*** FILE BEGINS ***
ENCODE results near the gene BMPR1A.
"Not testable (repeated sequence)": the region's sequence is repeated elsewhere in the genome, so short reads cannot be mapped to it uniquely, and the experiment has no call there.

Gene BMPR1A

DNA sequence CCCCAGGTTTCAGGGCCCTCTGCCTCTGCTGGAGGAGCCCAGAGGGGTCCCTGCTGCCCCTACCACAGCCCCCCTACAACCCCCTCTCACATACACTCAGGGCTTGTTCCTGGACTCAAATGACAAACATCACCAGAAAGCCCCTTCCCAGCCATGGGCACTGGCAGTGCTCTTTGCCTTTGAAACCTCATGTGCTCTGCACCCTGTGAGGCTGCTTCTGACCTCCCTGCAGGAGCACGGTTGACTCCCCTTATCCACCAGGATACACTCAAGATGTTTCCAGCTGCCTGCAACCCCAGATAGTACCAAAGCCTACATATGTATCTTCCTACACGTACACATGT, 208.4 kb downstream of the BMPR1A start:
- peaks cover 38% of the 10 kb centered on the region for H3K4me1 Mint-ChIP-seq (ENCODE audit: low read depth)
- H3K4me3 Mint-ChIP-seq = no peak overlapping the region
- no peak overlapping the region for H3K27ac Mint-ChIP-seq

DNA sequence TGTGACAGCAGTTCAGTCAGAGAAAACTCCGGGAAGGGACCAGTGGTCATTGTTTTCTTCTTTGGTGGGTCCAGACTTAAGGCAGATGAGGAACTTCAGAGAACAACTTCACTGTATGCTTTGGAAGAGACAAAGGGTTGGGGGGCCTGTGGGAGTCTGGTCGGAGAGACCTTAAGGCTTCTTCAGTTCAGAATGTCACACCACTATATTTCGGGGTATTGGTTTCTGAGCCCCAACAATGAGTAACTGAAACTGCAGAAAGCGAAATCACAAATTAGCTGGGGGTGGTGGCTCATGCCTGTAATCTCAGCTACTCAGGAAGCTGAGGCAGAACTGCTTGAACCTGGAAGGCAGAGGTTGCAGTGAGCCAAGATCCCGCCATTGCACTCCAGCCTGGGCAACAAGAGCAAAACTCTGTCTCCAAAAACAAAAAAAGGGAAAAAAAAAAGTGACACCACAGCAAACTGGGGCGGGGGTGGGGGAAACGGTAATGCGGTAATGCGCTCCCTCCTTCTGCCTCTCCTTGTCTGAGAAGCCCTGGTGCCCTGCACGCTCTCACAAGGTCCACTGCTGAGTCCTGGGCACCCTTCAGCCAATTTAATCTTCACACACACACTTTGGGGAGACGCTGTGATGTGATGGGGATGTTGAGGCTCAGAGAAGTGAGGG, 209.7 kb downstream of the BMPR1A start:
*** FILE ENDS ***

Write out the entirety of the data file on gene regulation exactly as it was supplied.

ENCODE results near the gene BMPR1A.
"Not testable (repeated sequence)": the region's sequence is repeated elsewhere in the genome, so short reads cannot be mapped to it uniquely, and the experiment has no call there.

Gene BMPR1A

DNA sequence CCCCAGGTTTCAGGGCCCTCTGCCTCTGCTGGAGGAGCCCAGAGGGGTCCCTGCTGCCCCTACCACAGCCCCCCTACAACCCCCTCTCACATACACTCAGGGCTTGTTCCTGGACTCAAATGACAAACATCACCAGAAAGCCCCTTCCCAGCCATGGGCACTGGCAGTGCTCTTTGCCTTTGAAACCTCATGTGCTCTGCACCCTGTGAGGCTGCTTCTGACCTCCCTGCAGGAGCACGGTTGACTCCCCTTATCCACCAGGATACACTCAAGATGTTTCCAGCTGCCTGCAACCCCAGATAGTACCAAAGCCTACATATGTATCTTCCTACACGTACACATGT, 208.4 kb downstream of the BMPR1A start:
- peaks cover 38% of the 10 kb centered on the region for H3K4me1 Mint-ChIP-seq (ENCODE audit: low read depth)
- H3K4me3 Mint-ChIP-seq = no peak overlapping the region
- no peak overlapping the region for H3K27ac Mint-ChIP-seq

DNA sequence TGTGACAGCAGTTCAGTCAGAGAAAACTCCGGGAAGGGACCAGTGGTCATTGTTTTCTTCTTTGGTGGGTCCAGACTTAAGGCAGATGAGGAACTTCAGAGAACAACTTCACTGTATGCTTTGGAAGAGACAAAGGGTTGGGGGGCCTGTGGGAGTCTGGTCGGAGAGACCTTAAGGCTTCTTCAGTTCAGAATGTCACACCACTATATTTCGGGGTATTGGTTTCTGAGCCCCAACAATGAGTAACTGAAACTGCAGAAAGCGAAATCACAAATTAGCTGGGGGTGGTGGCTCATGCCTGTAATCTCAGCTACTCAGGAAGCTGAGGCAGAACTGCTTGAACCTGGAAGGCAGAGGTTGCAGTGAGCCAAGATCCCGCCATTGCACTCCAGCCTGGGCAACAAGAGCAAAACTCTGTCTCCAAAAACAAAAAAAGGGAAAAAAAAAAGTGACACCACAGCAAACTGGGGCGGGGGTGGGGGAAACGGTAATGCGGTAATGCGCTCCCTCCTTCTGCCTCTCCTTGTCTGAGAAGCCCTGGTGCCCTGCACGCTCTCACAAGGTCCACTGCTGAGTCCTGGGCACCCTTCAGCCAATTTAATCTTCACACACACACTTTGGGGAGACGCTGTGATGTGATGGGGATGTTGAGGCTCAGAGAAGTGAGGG, 209.7 kb downstream of the BMPR1A start: